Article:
Original languageEnglish (US)
Pages (from-to)186-195
Number of pages10
JournalJournal of Thrombosis and Thrombolysis
Volume39
Issue number2
DOIs
StatePublished - Jan 1 2015
Externally publishedYes

Fingerprint

Acute Coronary Syndrome
Hydroxymethylglutaryl-CoA Reductase Inhibitors
Biomarkers
Blood Platelets
Blood Vessels
Monocytes
Neutrophils
Necrosis
Placebos
Selectins
Chemokine CCL5
Troponin I
Therapeutics
Random Allocation
Secondary Prevention
Platelet Aggregation
Peroxidase
Anti-Inflammatory Agents
Theoretical Models
Rosuvastatin Calcium

All Science Journal Classification (ASJC) codes

  • Hematology
  • Cardiology and Cardiovascular Medicine

Cite this

Sexton, T. R., Wallace, E. L., Macaulay, T. E., Charnigo, R. J., Evangelista, V., Campbell, C., ... Smyth, S. S. (2015). The effect of rosuvastatin on thromboinflammation in the setting of acute coronary syndrome. Journal of Thrombosis and Thrombolysis, 39(2), 186-195. https://doi.org/10.1007/s11239-014-1142-x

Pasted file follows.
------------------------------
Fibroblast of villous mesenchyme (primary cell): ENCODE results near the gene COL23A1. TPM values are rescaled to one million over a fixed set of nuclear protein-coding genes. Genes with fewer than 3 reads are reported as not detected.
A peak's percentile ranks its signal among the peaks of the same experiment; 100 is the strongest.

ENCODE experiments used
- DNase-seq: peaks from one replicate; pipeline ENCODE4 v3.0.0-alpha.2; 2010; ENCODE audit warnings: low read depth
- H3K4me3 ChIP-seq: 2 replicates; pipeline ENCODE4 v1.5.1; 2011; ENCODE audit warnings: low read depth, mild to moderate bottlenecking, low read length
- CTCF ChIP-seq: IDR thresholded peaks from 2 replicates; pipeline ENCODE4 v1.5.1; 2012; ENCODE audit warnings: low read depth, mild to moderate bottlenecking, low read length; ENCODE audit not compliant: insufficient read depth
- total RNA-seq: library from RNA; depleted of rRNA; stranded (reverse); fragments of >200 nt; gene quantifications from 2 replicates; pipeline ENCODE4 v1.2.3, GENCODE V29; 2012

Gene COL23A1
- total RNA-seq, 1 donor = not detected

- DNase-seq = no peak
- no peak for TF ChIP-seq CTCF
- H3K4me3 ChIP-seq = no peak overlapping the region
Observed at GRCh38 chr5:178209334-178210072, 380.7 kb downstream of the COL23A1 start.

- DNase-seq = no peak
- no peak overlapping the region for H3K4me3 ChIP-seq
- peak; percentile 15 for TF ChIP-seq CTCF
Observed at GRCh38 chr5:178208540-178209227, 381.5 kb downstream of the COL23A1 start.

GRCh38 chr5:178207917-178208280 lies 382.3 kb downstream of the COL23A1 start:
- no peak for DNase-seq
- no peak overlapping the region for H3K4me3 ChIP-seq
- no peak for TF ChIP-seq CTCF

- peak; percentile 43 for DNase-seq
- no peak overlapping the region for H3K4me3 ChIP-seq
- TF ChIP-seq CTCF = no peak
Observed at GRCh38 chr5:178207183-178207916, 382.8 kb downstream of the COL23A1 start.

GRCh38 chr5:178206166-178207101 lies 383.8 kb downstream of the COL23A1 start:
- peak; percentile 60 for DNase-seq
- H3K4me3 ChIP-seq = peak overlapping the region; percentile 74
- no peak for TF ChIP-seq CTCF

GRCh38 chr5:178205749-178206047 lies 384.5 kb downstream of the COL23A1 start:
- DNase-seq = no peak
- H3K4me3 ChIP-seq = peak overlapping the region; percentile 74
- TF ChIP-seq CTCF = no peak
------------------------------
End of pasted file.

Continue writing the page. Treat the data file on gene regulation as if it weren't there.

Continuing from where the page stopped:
The effect of rosuvastatin on thromboinflammation in the setting of acute coronary syndrome. / Sexton, Travis R.; Wallace, Eric L.; Macaulay, Tracy E.; Charnigo, Richard J.; Evangelista, Virgilio; Campbell, Charles; Bailey, Alison L.; Smyth, Susan S.

In: Journal of Thrombosis and Thrombolysis, Vol. 39, No. 2, 01.01.2015, p. 186-195.

Research output: Contribution to journalArticle

Sexton, TR, Wallace, EL, Macaulay, TE, Charnigo, RJ, Evangelista, V, Campbell, C, Bailey, AL & Smyth, SS 2015, 'The effect of rosuvastatin on thromboinflammation in the setting of acute coronary syndrome', Journal of Thrombosis and Thrombolysis, vol. 39, no. 2, pp. 186-195. https://doi.org/10.1007/s11239-014-1142-x